Musical path without MK:      
    50 Q: If you hadn't come accross MK where do you think your musical path would be now? A: That's very difficult to say as I've worked with Mark for so long it's hard to imagine not having his influence, but I honestly don't think things would be very different. I've always done so many outside projects, movie scores, TV productions, tours etc. I'm very happy with the list of people I've worked with but am always on the lookout for emerging talent for possible future collaboration.
  KTGC tour DVD:      
    51 Q: Are there any plans to make a DVD of the last tour? A: At the moment there are NO plans.
  The Notting Hillbillies:      
    52 Q: Does the future forsee another Hillbillies album? A: No more Hillbillies, it was always a one off.
  STP DVD:      
    53 Q: What happened with the STP tour DVD project? A: Abandoned, shelved, curtailed, rejected, ditched, dumped, discontinued, struck out, abandoned, jettisoned, rain-checked, stopped, murdered, erased, forgotten, put into cold storage etc. etc.
  Camera & filming policy:      
    54 Q: Has there already a new way of camera and filming policy been discussed? A: YES it has been discussed and there will be much more notification about the camera policy for the next tour. The exact wording hasn't yet been decided but I'm sure you will understand that the restrictions will continue.
    55 Q: With all the things that happened regarding the recording policy, is it still allowed during the  concerts to take pictures? A: It is allowed. Still photography is fine. NO VIDEOS. the artist, it is recommended that you take a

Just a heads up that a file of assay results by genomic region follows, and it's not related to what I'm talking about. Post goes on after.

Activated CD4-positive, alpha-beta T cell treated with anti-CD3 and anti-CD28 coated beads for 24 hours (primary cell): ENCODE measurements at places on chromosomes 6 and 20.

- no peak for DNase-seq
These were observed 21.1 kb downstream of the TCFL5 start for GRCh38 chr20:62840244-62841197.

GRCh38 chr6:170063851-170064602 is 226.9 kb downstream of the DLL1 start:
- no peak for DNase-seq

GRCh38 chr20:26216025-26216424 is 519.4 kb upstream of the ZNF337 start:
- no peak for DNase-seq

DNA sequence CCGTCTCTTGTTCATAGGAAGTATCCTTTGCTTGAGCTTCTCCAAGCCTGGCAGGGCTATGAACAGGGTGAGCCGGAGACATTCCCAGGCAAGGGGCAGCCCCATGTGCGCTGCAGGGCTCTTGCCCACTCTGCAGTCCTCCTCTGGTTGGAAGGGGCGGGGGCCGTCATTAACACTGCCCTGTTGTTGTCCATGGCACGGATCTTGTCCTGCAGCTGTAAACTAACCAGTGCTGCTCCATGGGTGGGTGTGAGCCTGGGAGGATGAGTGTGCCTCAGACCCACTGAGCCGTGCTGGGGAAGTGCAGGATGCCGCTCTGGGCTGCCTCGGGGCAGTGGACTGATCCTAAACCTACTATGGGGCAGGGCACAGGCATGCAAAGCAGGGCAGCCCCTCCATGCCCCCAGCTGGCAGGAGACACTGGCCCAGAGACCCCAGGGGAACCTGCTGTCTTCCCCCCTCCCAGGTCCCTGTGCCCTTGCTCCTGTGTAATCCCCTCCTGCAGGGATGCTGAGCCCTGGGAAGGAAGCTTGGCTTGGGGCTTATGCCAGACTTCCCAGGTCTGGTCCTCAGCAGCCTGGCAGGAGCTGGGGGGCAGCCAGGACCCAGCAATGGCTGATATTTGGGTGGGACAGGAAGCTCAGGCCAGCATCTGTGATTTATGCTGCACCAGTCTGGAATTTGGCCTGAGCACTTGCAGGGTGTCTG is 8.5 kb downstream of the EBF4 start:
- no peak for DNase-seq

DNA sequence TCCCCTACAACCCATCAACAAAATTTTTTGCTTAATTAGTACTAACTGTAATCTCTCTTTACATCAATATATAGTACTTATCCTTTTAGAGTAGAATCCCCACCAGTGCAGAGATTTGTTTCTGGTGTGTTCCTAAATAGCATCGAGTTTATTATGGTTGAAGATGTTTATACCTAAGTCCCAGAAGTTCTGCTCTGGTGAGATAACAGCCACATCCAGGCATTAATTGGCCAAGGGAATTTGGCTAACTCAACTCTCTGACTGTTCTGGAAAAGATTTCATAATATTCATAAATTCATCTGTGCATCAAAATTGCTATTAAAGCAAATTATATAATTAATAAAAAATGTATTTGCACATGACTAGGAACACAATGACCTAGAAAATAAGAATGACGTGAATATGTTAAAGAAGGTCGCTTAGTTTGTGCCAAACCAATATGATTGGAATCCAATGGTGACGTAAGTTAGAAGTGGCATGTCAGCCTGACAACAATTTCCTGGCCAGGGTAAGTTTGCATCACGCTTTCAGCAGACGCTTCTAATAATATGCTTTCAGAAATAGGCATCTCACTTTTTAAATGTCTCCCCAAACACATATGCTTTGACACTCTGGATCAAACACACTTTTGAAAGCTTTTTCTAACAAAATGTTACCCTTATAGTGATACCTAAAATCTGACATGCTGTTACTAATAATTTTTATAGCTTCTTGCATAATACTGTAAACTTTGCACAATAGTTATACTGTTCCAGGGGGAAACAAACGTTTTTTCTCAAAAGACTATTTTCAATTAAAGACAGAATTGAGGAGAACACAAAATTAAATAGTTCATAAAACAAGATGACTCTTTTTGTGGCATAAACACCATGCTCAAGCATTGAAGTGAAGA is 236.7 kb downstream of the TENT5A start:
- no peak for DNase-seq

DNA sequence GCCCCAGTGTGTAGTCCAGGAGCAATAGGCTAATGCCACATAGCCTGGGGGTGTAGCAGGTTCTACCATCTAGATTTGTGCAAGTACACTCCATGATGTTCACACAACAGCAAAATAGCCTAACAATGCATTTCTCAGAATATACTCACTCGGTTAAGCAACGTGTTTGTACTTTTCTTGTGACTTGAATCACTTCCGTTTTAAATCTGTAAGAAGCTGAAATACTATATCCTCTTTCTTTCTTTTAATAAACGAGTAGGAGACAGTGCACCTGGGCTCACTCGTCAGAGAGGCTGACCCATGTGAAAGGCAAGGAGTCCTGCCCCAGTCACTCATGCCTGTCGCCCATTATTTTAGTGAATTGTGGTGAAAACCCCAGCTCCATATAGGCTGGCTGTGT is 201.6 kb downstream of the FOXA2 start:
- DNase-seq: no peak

Audience age limit:      
    56 Q: Is there is a general audience age limit for those who wants to come and see a MK concert? A: No age limit high or low! We get young kids in the audience all the time. It must be at the parent's discression as to whether or not they'll stay awake! Don't forget the earplugs.  It's always been the case with MK shows that the age range varies immensly. Seems to be even more so nowdays. It's great to see sometimes three generations of fans at the same show.
  Tour in 2010:      
    57 Q: I understand Mark will be touring in 2010 but please, can you tell us where? A: The tour is still being scheduled and I wouldn't say where we are going even if I knew but at the moment it's based around the same places as last tour.
  KTGC TAB book:      
    58 Q: Will there be a Kill to Get Crimson TAB book? A: As far as I know the KTGC TAB book is in the stores these days.
  New album release:      
    59 Q: When will the new MK album be released? A: Probably September but there's no official release date yet.
  Pre-show nerves:      
    60 Q: Do you or any of the band still go thru pre show nervousness and if so how long does it last and  what do you do about it? A: My answer to this has modified over the years as these days we don't tend to get 'nervous' before walking out on stage. Basically though, there's nothing quite like the anticipation of a concert and when you're up there, sensing the audience's appreciation is really what it's all about and the reason we keep on coming back for more. It can be hard to concentrate but years of experience has taught us all to focus intently, especially with this band. Concentration is paramount. During a tour, I can honestly say there's no pre-show nerves but it does take 3 hours to calm down after the show. The first show is usually the one with the nerves.